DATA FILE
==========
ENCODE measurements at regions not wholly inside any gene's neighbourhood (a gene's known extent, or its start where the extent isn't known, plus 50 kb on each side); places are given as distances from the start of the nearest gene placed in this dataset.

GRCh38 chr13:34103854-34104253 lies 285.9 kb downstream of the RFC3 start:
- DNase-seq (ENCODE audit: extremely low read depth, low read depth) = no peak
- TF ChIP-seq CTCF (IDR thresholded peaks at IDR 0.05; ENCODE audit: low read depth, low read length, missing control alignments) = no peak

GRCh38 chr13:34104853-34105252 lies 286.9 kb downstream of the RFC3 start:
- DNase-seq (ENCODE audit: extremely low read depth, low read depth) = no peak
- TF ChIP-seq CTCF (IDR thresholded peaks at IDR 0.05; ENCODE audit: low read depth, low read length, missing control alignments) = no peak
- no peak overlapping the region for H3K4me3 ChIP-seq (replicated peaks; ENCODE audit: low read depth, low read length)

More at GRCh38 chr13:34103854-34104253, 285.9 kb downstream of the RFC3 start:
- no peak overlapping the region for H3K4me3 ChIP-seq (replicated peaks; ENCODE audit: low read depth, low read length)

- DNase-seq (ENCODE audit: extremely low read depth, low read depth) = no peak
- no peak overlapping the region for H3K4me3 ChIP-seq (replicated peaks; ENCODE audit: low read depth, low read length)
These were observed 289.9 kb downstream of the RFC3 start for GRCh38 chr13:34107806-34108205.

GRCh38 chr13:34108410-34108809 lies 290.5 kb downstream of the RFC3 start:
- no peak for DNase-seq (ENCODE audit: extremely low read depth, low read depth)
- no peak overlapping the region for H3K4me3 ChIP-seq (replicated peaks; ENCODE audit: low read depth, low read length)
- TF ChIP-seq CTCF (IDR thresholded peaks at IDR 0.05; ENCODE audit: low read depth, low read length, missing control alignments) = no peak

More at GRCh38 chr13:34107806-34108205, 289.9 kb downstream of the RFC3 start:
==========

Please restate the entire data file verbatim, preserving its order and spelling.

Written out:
ENCODE measurements at regions not wholly inside any gene's neighbourhood (a gene's known extent, or its start where the extent isn't known, plus 50 kb on each side); places are given as distances from the start of the nearest gene placed in this dataset.

GRCh38 chr13:34103854-34104253 lies 285.9 kb downstream of the RFC3 start:
- DNase-seq (ENCODE audit: extremely low read depth, low read depth) = no peak
- TF ChIP-seq CTCF (IDR thresholded peaks at IDR 0.05; ENCODE audit: low read depth, low read length, missing control alignments) = no peak

GRCh38 chr13:34104853-34105252 lies 286.9 kb downstream of the RFC3 start:
- DNase-seq (ENCODE audit: extremely low read depth, low read depth) = no peak
- TF ChIP-seq CTCF (IDR thresholded peaks at IDR 0.05; ENCODE audit: low read depth, low read length, missing control alignments) = no peak
- no peak overlapping the region for H3K4me3 ChIP-seq (replicated peaks; ENCODE audit: low read depth, low read length)

More at GRCh38 chr13:34103854-34104253, 285.9 kb downstream of the RFC3 start:
- no peak overlapping the region for H3K4me3 ChIP-seq (replicated peaks; ENCODE audit: low read depth, low read length)

- DNase-seq (ENCODE audit: extremely low read depth, low read depth) = no peak
- no peak overlapping the region for H3K4me3 ChIP-seq (replicated peaks; ENCODE audit: low read depth, low read length)
These were observed 289.9 kb downstream of the RFC3 start for GRCh38 chr13:34107806-34108205.

GRCh38 chr13:34108410-34108809 lies 290.5 kb downstream of the RFC3 start:
- no peak for DNase-seq (ENCODE audit: extremely low read depth, low read depth)
- no peak overlapping the region for H3K4me3 ChIP-seq (replicated peaks; ENCODE audit: low read depth, low read length)
- TF ChIP-seq CTCF (IDR thresholded peaks at IDR 0.05; ENCODE audit: low read depth, low read length, missing control alignments) = no peak

More at GRCh38 chr13:34107806-34108205, 289.9 kb downstream of the RFC3 start: